"Locksley Hall" is a poem written by Alfred Tennyson in 1835 and published in his 1842 collection of Poems . It narrates the emotions of a rejected suitor upon coming to his childhood home, an apparently fictional Locksley Hall, though in fact Tennyson was a guest of the Arundel family in their stately home named Loxley Hall, in Staffordshire, where he spent much of his time writing whilst on his visits.
According to Tennyson, the poem represents "young life, its good side, its deficiencies, and its yearnings".Tennyson's son Hallam recalled that his father said the poem was inspired by Sir William Jones's prose translation of the Arabic Mu'allaqat.
"Locksley Hall" is a dramatic monologue written as a set of 97 rhyming couplets. Each line follows a modified version of trochaic octameter in which the last unstressed syllable has been eliminated; moreover, there is generally a caesura, whether explicit or implicit, after the first four trochees in the line. Each couplet is separated as its own stanza. The University of Toronto library identifies this form as "the old 'fifteener' line," quoting Tennyson, who claimed it was written in trochaics because the father of his friend Arthur Hallam suggested that the English liked the meter.The meter is reminiscent of that of the Nibelungenlied .
The poem opens with the unnamed protagonist asking his friends to continue ahead and leave him alone to muse about the past and the future. He reveals that the place he has stopped at is called Locksley Hall, and he spent his childhood there. The rest of the poem, though written as rhymed metered verse, follows the stream of consciousness of its protagonist as an interior monologue. The protagonist struggles to reach some sort of catharsis on his childhood feelings.
In his monologue, the protagonist begins with fond memories of his childhood sweetheart, but those memories quickly lead to a burst of anger as he relates that the object of his affections abandoned him due to her parents' disapproval. He proceeds to offer a biting criticism of her husband who supplanted him in her affections, interspersed with personal reflection. This criticism is only really interrupted when he reflects that she will eventually have a child, and will be more concerned with her child than about the protagonist. The protagonist promptly continues his angry tirade, this time directed at the mother–child relationship.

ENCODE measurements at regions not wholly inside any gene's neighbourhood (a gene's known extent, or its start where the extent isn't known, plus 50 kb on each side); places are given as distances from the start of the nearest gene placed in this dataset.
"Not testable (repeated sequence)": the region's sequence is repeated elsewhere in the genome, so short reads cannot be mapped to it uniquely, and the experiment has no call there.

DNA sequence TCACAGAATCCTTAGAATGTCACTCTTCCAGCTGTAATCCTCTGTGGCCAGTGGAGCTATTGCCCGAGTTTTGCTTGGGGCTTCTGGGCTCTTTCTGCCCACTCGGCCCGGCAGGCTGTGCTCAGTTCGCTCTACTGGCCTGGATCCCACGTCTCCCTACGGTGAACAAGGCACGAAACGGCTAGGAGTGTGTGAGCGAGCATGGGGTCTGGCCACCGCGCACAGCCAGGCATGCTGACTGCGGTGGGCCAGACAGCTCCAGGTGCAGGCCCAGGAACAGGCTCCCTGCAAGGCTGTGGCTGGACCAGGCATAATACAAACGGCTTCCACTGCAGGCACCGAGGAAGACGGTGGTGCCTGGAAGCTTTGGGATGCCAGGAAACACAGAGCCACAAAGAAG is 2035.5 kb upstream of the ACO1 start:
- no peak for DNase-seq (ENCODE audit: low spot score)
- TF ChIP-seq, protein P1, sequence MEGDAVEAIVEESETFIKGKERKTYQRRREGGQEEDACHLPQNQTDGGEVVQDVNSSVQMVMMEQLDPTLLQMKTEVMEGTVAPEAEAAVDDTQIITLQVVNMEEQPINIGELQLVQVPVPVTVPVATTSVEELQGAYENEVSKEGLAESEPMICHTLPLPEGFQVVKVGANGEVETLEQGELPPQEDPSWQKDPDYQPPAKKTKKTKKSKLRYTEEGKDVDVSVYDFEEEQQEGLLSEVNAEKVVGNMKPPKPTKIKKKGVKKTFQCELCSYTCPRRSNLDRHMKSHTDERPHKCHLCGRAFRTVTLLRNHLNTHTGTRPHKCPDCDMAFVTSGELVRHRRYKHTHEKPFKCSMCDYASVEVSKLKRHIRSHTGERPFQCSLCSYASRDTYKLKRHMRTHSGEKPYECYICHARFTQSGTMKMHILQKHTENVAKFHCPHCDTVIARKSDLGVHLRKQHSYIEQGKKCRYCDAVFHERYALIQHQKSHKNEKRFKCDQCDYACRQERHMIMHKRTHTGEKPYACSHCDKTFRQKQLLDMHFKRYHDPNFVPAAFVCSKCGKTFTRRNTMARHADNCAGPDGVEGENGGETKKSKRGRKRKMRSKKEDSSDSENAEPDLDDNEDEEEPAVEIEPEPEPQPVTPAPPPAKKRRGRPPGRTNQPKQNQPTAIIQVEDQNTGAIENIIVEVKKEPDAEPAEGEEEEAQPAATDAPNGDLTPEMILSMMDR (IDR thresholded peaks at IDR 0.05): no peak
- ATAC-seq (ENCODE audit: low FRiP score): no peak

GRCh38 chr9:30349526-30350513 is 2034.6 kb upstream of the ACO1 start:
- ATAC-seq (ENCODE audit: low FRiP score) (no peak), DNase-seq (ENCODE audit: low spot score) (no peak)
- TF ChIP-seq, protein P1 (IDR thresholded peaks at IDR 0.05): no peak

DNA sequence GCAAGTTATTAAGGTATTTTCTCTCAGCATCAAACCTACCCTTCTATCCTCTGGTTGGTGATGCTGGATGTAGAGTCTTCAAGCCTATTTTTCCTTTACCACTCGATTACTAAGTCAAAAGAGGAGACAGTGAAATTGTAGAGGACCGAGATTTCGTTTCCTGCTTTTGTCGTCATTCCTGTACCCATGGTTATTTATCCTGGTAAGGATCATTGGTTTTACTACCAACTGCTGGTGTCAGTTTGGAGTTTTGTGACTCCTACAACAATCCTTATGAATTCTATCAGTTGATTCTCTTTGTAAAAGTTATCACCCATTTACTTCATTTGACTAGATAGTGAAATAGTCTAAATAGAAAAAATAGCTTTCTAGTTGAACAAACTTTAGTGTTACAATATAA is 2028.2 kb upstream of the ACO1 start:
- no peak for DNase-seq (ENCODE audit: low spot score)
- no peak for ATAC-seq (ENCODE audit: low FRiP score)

The protagonist seeks escape from his depression by thinking he might immerse himself in some sort of work that would distract him, but finds this impossible, saying:
To be free of his depression, the protagonist continues into a grand description of the world to come, which he views as somewhat utopian. He relapses into anger briefly again when he hears a bugle call from his comrades telling him to hurry up.
Tennyson also predicts the rise of both civil aviation and military aviation in the following words:
In the 20th century, Marshal of the Royal Air Force Sir John Slessor was to use Tennyson's expression "the central blue" as the title for his autobiography.
Much of the remainder of the poem is built up of an odd contrast between the beauty of civilisation and the beauty of the noble savage. He recalls the land where he was born (which he only says is somewhere in the Orient), and lovingly notes its lack of civilisation, describing it as "Summer isles of Eden" and "knots of Paradise."
In the end, he rejects the ideal of the noble savage, preferring the progress that civilisation has made. He also immediately thereafter turns his back on Locksley Hall, and marches forth to meet his comrades.
Tennyson neither identifies the protagonist as a hero nor an anti-hero. The first half of the poem portrays him as a victim, but the second reveals that the protagonist holds views that are now recognised as remarkably racist and sexist; for example:
This is contrasted however with Tennyson's known feminist views, making a lot of his similar works a satire on men of the views he wrote about.
The narrator is also remarkably emotionally volatile through the poem. A good exampleoccurs when he reminisces about his love for his cousin Amy; while recalling the wonderful experiences of love, he immediately becomes infuriated with her, even going so far as to throw insults: